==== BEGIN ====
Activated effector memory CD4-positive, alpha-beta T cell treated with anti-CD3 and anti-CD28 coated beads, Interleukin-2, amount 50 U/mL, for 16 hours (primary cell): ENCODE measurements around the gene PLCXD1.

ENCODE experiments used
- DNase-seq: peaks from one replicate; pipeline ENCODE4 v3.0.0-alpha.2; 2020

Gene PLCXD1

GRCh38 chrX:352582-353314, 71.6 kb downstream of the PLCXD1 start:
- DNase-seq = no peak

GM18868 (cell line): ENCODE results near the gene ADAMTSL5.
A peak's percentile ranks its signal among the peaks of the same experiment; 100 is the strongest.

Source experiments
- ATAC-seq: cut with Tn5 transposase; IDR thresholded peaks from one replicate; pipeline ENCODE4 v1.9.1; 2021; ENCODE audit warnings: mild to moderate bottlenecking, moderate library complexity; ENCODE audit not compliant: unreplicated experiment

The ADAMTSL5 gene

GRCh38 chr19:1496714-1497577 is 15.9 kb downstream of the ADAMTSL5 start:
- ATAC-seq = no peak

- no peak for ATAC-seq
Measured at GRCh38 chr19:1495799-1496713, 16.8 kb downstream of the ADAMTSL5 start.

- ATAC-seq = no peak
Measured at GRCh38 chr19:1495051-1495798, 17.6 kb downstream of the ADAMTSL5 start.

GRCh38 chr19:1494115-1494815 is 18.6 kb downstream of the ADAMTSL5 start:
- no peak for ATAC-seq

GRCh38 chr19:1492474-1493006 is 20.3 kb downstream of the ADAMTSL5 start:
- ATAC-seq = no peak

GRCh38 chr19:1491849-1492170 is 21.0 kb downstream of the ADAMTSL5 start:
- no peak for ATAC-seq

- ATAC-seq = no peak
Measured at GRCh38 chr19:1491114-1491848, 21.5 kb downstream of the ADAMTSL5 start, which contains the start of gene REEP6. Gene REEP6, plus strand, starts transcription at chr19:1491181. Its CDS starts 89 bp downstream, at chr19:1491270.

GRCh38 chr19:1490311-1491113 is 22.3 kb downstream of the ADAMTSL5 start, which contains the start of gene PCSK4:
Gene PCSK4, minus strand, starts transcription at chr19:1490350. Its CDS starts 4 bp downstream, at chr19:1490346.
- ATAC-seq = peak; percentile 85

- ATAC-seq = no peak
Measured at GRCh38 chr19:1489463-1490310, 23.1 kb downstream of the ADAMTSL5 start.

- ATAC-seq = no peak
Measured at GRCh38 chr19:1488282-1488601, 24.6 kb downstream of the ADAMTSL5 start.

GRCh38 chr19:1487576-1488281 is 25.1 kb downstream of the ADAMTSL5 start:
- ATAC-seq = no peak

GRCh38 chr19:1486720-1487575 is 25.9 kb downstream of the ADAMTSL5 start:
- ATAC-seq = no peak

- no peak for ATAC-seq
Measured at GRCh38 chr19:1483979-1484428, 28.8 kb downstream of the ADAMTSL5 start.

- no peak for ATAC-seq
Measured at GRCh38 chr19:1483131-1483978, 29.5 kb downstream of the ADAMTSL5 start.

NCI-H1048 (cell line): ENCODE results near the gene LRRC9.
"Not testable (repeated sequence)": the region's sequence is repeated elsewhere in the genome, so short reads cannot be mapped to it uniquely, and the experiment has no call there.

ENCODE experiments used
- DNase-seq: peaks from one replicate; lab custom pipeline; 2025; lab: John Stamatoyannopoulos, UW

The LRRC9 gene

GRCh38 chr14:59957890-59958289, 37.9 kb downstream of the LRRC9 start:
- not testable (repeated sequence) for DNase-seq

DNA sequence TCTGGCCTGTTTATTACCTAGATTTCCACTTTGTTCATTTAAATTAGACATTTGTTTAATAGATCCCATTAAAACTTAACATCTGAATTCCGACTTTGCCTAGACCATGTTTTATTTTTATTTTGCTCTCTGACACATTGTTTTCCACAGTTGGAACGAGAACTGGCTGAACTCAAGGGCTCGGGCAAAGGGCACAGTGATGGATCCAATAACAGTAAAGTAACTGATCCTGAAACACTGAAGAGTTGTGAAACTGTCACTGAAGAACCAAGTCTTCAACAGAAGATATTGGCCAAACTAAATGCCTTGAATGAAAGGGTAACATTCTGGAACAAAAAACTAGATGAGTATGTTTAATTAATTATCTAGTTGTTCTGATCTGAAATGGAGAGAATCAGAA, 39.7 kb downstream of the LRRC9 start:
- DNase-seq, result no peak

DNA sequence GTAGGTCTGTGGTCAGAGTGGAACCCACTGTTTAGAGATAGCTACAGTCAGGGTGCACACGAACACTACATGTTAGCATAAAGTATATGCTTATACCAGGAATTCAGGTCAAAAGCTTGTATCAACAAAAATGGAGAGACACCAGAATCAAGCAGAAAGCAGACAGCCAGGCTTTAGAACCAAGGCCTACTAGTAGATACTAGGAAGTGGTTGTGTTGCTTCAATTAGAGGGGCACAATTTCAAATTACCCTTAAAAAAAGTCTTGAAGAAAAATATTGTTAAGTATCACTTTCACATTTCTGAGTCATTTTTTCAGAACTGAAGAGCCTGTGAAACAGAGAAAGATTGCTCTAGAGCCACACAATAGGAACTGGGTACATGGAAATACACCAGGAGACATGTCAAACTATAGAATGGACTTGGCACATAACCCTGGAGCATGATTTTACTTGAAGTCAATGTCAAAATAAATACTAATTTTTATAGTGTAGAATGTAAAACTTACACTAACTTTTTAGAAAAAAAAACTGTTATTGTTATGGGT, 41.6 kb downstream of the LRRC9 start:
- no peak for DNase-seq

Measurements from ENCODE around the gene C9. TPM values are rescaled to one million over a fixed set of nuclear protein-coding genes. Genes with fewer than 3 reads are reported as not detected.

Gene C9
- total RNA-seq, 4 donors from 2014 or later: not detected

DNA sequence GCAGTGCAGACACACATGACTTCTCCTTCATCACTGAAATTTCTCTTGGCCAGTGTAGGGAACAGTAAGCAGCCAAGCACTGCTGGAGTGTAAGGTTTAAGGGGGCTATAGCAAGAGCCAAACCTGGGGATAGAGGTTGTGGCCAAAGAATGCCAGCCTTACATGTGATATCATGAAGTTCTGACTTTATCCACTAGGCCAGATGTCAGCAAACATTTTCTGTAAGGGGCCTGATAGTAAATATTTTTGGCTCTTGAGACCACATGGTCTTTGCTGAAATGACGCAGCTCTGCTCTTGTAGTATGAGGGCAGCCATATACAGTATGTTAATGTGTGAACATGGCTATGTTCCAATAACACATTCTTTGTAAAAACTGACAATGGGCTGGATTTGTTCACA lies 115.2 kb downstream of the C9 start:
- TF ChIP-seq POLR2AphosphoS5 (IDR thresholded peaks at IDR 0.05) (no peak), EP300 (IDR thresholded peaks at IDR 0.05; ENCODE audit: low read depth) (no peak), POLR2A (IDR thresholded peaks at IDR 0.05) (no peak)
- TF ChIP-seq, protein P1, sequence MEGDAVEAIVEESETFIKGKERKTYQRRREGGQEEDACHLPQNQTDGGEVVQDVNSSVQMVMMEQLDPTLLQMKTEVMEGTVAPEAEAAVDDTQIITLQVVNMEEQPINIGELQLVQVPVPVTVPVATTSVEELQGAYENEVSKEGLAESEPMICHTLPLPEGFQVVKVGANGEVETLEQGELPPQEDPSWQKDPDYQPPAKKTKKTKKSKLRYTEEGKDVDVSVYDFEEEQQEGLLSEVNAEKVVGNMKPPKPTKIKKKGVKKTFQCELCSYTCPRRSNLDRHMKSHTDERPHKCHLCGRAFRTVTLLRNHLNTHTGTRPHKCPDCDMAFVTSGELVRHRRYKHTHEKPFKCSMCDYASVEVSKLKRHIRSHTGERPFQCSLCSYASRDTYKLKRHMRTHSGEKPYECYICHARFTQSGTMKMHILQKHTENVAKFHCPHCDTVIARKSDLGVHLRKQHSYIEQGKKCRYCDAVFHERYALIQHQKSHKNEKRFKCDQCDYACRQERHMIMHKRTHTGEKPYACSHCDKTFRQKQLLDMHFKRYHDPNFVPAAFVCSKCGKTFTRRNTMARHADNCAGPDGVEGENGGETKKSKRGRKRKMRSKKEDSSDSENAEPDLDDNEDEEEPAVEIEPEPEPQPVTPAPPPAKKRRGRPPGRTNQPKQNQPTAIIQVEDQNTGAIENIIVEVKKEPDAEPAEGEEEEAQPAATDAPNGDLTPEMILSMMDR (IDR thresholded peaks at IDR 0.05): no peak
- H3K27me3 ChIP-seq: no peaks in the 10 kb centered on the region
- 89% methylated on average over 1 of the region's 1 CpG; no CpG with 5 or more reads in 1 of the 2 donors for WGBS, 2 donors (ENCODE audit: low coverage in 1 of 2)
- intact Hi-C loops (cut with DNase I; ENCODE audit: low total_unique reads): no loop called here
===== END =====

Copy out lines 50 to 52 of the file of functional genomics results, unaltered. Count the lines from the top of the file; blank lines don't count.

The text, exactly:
DNA sequence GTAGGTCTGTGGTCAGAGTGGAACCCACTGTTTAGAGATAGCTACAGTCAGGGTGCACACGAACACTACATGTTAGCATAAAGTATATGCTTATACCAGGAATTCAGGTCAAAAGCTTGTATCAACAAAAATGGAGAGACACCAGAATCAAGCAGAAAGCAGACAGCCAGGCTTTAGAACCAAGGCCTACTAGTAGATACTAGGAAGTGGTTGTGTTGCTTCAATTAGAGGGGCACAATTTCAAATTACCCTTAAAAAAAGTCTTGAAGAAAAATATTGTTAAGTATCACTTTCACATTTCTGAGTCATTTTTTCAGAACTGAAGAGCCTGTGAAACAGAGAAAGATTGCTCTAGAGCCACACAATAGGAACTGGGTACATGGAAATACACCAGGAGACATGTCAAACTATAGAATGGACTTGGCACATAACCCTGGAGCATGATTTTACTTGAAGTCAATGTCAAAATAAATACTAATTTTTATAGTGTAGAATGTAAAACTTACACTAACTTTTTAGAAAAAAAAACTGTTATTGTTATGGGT, 41.6 kb downstream of the LRRC9 start:
- no peak for DNase-seq

Measurements from ENCODE around the gene C9. TPM values are rescaled to one million over a fixed set of nuclear protein-coding genes. Genes with fewer than 3 reads are reported as not detected.